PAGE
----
They’re preternaturally tech savvy. Yes, millennials have been using computers since they were toddlers. They’re more comfortable with apps and software than the average Baby Boomer or Gen-Xer. Human resource experts marvel at the electronic capabilities of Gen-Y employees and advise (as one put it): “Take advantage of your millennial employee’s computer, cell phone, and electronic literacy.

However, a U.S.News report this year found that a familiarity with social media does not necessarily give them the expertise to apply these skills in a corporate environment. “Millennials are no more inherently equipped to excel at your social media work than they are at your public relations or accounting work. They need training.” And most millennial job-seekers are, despite their great confidence quotient, aware of their shortcomings in this regard. 

They’re entitled and not ready for the realities of the job market. Like entry-level workers in any generation, there are some aspects of the workplace for millennials to get used to. But many fresh-faced young workers have come onto the employment scene at the worst possible time: a recession-bitten job market, huge student loan debt, and dim prospects all around. “Most of them are desperate to pay their dues,” says U.S. News, “if only someone would let them.” Emphasizing that misguided “sense of privilege” in your campaign could cause it to backfire with a millennial audience.

They’re narcissistic and fame-obsessed. One word: “Selfie.” A couple of years ago, Time magazine exposed millennials’ self-centered obsession with photographing themselves, citing National Institutes of Health figures showing college students in 2009 scored 58% higher on the “narcissism scale” than those in 1982. But less disapproving researchers cite other statistics suggesting self-centeredness is a phase we all got through.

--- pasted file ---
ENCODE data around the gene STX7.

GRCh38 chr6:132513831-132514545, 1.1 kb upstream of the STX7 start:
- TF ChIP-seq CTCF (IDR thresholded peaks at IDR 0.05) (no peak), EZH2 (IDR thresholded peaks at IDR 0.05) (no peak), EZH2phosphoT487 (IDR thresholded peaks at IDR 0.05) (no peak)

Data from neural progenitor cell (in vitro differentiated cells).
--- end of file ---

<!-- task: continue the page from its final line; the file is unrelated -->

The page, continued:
“This leads to the conclusion that every generation is Generation Me” University of Illinois researchers wrote. And a campaign with clumsily fashioned references to the selfie habit may prompt a lot of negative feedback from tired and worn out humor.

 

The Punchline: All of this may bring us to an indisputable truth about millennials: They value individualism. Most take pains to establish an identity separate from the masses. Millennials, who all seem to have a gift for self-parody, are their own worst critics. If you create campaigns that celebrate unique perspectives and show how your products can be customized or used by different types of people in a variety of locations and environments, then you’ll appeal to the millennials and more. It’s about being authentic, unique, and genuine, something any audience can appreciate.

For more strategies on how to capture the attention of the millennial audience check out last month’s Advertising Week panel entitled “Owning Millentials,” with Chris Innes, SteelHouse’s SVP of Client Services.